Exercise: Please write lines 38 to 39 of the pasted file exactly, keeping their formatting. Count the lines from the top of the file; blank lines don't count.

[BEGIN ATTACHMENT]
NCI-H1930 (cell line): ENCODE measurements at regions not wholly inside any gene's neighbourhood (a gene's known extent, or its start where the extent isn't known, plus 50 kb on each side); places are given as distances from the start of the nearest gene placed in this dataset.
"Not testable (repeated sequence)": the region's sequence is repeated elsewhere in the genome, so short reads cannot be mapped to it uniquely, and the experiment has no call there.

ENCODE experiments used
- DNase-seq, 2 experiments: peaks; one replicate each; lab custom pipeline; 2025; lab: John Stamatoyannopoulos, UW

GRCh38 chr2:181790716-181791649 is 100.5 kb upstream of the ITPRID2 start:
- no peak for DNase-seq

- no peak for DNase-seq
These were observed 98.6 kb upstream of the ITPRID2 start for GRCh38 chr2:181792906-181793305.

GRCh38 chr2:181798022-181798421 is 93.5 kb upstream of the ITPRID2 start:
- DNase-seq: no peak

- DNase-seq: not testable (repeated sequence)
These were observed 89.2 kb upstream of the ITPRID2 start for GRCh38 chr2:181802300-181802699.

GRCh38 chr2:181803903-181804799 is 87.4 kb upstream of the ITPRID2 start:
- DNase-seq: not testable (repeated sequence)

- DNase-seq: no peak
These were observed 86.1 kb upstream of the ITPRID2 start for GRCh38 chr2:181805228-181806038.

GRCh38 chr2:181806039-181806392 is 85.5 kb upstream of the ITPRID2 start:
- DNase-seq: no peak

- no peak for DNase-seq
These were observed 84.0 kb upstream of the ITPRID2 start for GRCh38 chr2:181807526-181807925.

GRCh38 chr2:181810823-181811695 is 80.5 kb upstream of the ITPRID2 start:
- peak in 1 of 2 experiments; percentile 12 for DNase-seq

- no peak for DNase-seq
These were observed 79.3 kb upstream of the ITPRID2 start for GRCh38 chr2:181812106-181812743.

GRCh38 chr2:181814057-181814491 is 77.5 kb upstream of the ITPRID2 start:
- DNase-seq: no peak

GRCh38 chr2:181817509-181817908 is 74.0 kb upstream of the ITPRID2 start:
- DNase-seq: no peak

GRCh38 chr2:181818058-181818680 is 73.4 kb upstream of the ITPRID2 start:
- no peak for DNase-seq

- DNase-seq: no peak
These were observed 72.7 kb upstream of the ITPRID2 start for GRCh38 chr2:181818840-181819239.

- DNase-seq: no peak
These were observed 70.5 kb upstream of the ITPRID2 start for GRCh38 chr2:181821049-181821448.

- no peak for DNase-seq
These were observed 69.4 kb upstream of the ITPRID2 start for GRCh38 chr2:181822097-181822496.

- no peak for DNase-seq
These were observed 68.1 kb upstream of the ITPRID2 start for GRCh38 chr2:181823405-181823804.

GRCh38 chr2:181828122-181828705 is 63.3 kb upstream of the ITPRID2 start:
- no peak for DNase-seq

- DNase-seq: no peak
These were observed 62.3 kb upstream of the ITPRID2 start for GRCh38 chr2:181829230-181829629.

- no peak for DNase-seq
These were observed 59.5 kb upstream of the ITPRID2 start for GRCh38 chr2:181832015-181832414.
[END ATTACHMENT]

These were observed 68.1 kb upstream of the ITPRID2 start for GRCh38 chr2:181823405-181823804.

GRCh38 chr2:181828122-181828705 is 63.3 kb upstream of the ITPRID2 start: